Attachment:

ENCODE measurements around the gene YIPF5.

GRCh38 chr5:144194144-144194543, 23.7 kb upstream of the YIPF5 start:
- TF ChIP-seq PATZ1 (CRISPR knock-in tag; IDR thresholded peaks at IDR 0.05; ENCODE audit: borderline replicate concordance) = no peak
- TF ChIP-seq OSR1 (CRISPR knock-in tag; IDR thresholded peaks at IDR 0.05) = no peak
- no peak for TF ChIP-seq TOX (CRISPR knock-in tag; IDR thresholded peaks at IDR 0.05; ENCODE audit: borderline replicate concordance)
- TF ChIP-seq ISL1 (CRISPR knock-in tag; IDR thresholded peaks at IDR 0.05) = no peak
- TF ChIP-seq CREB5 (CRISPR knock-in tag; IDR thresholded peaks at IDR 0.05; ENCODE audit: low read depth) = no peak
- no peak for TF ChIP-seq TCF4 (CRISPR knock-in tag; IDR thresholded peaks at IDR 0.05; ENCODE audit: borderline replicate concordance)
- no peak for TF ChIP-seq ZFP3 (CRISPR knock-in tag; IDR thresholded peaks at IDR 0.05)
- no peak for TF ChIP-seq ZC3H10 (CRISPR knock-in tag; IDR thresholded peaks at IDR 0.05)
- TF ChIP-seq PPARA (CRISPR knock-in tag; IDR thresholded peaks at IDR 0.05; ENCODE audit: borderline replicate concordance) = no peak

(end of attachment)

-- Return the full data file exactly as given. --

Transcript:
ENCODE measurements around the gene YIPF5.

GRCh38 chr5:144194144-144194543, 23.7 kb upstream of the YIPF5 start:
- TF ChIP-seq PATZ1 (CRISPR knock-in tag; IDR thresholded peaks at IDR 0.05; ENCODE audit: borderline replicate concordance) = no peak
- TF ChIP-seq OSR1 (CRISPR knock-in tag; IDR thresholded peaks at IDR 0.05) = no peak
- no peak for TF ChIP-seq TOX (CRISPR knock-in tag; IDR thresholded peaks at IDR 0.05; ENCODE audit: borderline replicate concordance)
- TF ChIP-seq ISL1 (CRISPR knock-in tag; IDR thresholded peaks at IDR 0.05) = no peak
- TF ChIP-seq CREB5 (CRISPR knock-in tag; IDR thresholded peaks at IDR 0.05; ENCODE audit: low read depth) = no peak
- no peak for TF ChIP-seq TCF4 (CRISPR knock-in tag; IDR thresholded peaks at IDR 0.05; ENCODE audit: borderline replicate concordance)
- no peak for TF ChIP-seq ZFP3 (CRISPR knock-in tag; IDR thresholded peaks at IDR 0.05)
- no peak for TF ChIP-seq ZC3H10 (CRISPR knock-in tag; IDR thresholded peaks at IDR 0.05)
- TF ChIP-seq PPARA (CRISPR knock-in tag; IDR thresholded peaks at IDR 0.05; ENCODE audit: borderline replicate concordance) = no peak